I am reading a woodworking book on making jigs. One thing that I am really interested is making a hold-down with wing-buts, bolts, and door-stops. If I can make a few of these instead of buying ready-made hold-downs from stores, I can save quite some money. But one thing that I don't quite understand in the book is how to secure a wing-nut at the end of a threaded bolt using "preening".
The hold down as shown in the book is like this: - A wooden jig has a threaded-through-nut in it. - An upside-down bolt goes through the threaded-through-nut. - The head of the upside-down bolt holds a rubber door stop. - The end of the upside-down bolt has a wing nut on it. - We are supposed to turn the wing-nut when we want to secure a piece of wood under the wooden jig. This in turn will turn the bolt, and the bolt will go down and the rubber door stop will come in contact with the wood and hold the wood in place.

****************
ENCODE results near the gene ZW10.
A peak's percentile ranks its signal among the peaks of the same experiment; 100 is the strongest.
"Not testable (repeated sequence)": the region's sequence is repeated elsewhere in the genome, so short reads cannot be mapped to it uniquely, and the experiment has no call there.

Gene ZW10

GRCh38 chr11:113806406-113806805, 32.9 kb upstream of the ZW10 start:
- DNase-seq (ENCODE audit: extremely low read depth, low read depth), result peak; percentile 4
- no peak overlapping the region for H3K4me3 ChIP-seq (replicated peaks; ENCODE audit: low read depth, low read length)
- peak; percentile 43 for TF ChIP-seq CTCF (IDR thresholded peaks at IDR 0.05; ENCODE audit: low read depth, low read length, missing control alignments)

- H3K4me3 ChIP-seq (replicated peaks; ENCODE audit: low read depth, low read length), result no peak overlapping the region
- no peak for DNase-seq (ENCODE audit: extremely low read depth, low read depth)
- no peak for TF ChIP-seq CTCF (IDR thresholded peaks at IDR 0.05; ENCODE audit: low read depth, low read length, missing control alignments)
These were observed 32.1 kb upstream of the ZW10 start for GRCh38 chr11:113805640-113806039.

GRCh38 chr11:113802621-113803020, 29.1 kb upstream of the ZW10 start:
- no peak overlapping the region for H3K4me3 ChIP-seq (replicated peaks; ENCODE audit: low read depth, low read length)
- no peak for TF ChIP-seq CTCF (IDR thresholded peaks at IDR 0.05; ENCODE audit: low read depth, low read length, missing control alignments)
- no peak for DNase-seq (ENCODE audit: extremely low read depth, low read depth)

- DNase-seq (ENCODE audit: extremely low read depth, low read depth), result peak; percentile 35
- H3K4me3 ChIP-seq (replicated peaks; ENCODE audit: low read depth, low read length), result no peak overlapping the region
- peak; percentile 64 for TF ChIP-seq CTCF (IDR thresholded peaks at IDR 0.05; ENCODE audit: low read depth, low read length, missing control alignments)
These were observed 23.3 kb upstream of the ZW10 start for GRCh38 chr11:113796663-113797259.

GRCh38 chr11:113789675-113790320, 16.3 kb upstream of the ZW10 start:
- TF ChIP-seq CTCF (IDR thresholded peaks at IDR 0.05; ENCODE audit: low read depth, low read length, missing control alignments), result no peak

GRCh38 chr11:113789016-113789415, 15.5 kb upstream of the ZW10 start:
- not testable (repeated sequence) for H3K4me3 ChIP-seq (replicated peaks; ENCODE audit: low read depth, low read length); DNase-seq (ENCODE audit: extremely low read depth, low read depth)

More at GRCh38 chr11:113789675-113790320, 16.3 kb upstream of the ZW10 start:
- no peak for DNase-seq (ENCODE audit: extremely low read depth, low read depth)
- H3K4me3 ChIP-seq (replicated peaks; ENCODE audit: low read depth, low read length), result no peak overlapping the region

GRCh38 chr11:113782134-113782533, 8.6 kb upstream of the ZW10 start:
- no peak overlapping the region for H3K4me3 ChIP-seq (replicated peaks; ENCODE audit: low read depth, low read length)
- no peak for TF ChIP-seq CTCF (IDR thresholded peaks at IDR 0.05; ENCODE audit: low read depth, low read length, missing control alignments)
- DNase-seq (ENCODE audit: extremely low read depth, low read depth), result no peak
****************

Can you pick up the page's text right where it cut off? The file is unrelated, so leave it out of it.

Obviously, the wing-nut and the bolt will turn independently if they are not secured together, and we want them to turn together, not independently. The book seems to say that it can make them to turn together by "preening" the wing-nut onto the bolt. What does "preening" mean?
What's the other alternative besides "preening"?
Thanks in advance for any info.